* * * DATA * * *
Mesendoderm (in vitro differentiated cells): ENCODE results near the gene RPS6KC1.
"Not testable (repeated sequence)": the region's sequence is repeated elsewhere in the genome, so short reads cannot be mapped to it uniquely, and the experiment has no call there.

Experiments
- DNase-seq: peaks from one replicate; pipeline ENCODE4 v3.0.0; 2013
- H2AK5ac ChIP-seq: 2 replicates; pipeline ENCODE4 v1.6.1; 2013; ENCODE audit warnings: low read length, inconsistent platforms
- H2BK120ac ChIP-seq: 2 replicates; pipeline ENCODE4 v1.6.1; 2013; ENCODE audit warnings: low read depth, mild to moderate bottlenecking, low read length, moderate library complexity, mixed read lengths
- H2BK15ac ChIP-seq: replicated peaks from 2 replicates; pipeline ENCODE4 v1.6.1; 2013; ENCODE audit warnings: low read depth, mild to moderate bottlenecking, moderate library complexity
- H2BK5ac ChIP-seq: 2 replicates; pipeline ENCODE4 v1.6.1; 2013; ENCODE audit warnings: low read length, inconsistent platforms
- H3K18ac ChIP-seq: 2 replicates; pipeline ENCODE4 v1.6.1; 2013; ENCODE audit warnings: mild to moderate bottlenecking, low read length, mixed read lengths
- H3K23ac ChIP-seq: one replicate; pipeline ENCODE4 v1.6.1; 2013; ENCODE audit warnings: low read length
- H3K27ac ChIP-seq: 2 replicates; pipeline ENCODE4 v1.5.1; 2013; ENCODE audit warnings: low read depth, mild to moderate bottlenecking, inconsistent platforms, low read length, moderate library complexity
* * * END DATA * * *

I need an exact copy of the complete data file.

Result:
Mesendoderm (in vitro differentiated cells): ENCODE results near the gene RPS6KC1.
"Not testable (repeated sequence)": the region's sequence is repeated elsewhere in the genome, so short reads cannot be mapped to it uniquely, and the experiment has no call there.

Experiments
- DNase-seq: peaks from one replicate; pipeline ENCODE4 v3.0.0; 2013
- H2AK5ac ChIP-seq: 2 replicates; pipeline ENCODE4 v1.6.1; 2013; ENCODE audit warnings: low read length, inconsistent platforms
- H2BK120ac ChIP-seq: 2 replicates; pipeline ENCODE4 v1.6.1; 2013; ENCODE audit warnings: low read depth, mild to moderate bottlenecking, low read length, moderate library complexity, mixed read lengths
- H2BK15ac ChIP-seq: replicated peaks from 2 replicates; pipeline ENCODE4 v1.6.1; 2013; ENCODE audit warnings: low read depth, mild to moderate bottlenecking, moderate library complexity
- H2BK5ac ChIP-seq: 2 replicates; pipeline ENCODE4 v1.6.1; 2013; ENCODE audit warnings: low read length, inconsistent platforms
- H3K18ac ChIP-seq: 2 replicates; pipeline ENCODE4 v1.6.1; 2013; ENCODE audit warnings: mild to moderate bottlenecking, low read length, mixed read lengths
- H3K23ac ChIP-seq: one replicate; pipeline ENCODE4 v1.6.1; 2013; ENCODE audit warnings: low read length
- H3K27ac ChIP-seq: 2 replicates; pipeline ENCODE4 v1.5.1; 2013; ENCODE audit warnings: low read depth, mild to moderate bottlenecking, inconsistent platforms, low read length, moderate library complexity